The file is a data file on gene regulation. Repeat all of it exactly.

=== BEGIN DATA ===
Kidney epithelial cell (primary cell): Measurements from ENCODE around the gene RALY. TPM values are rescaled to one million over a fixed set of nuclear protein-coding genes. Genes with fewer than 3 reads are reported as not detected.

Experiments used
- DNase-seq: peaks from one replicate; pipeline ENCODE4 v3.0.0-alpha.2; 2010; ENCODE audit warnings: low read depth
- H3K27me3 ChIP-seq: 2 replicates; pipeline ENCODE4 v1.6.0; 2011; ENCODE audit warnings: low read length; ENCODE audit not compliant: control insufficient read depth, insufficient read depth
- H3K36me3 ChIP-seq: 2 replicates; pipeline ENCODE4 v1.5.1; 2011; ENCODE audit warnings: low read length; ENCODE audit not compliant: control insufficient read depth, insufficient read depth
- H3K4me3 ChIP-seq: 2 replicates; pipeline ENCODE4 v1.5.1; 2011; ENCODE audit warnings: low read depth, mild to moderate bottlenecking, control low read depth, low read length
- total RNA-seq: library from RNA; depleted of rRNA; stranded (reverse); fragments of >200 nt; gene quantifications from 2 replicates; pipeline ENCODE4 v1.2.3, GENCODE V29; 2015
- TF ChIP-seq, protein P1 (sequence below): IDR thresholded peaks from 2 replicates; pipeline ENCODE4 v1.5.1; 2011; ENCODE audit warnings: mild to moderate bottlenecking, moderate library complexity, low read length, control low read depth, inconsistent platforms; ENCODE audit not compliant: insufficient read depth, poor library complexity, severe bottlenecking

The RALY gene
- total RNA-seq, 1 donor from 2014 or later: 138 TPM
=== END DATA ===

Kidney epithelial cell (primary cell): Measurements from ENCODE around the gene RALY. TPM values are rescaled to one million over a fixed set of nuclear protein-coding genes. Genes with fewer than 3 reads are reported as not detected.

Experiments used
- DNase-seq: peaks from one replicate; pipeline ENCODE4 v3.0.0-alpha.2; 2010; ENCODE audit warnings: low read depth
- H3K27me3 ChIP-seq: 2 replicates; pipeline ENCODE4 v1.6.0; 2011; ENCODE audit warnings: low read length; ENCODE audit not compliant: control insufficient read depth, insufficient read depth
- H3K36me3 ChIP-seq: 2 replicates; pipeline ENCODE4 v1.5.1; 2011; ENCODE audit warnings: low read length; ENCODE audit not compliant: control insufficient read depth, insufficient read depth
- H3K4me3 ChIP-seq: 2 replicates; pipeline ENCODE4 v1.5.1; 2011; ENCODE audit warnings: low read depth, mild to moderate bottlenecking, control low read depth, low read length
- total RNA-seq: library from RNA; depleted of rRNA; stranded (reverse); fragments of >200 nt; gene quantifications from 2 replicates; pipeline ENCODE4 v1.2.3, GENCODE V29; 2015
- TF ChIP-seq, protein P1 (sequence below): IDR thresholded peaks from 2 replicates; pipeline ENCODE4 v1.5.1; 2011; ENCODE audit warnings: mild to moderate bottlenecking, moderate library complexity, low read length, control low read depth, inconsistent platforms; ENCODE audit not compliant: insufficient read depth, poor library complexity, severe bottlenecking

The RALY gene
- total RNA-seq, 1 donor from 2014 or later: 138 TPM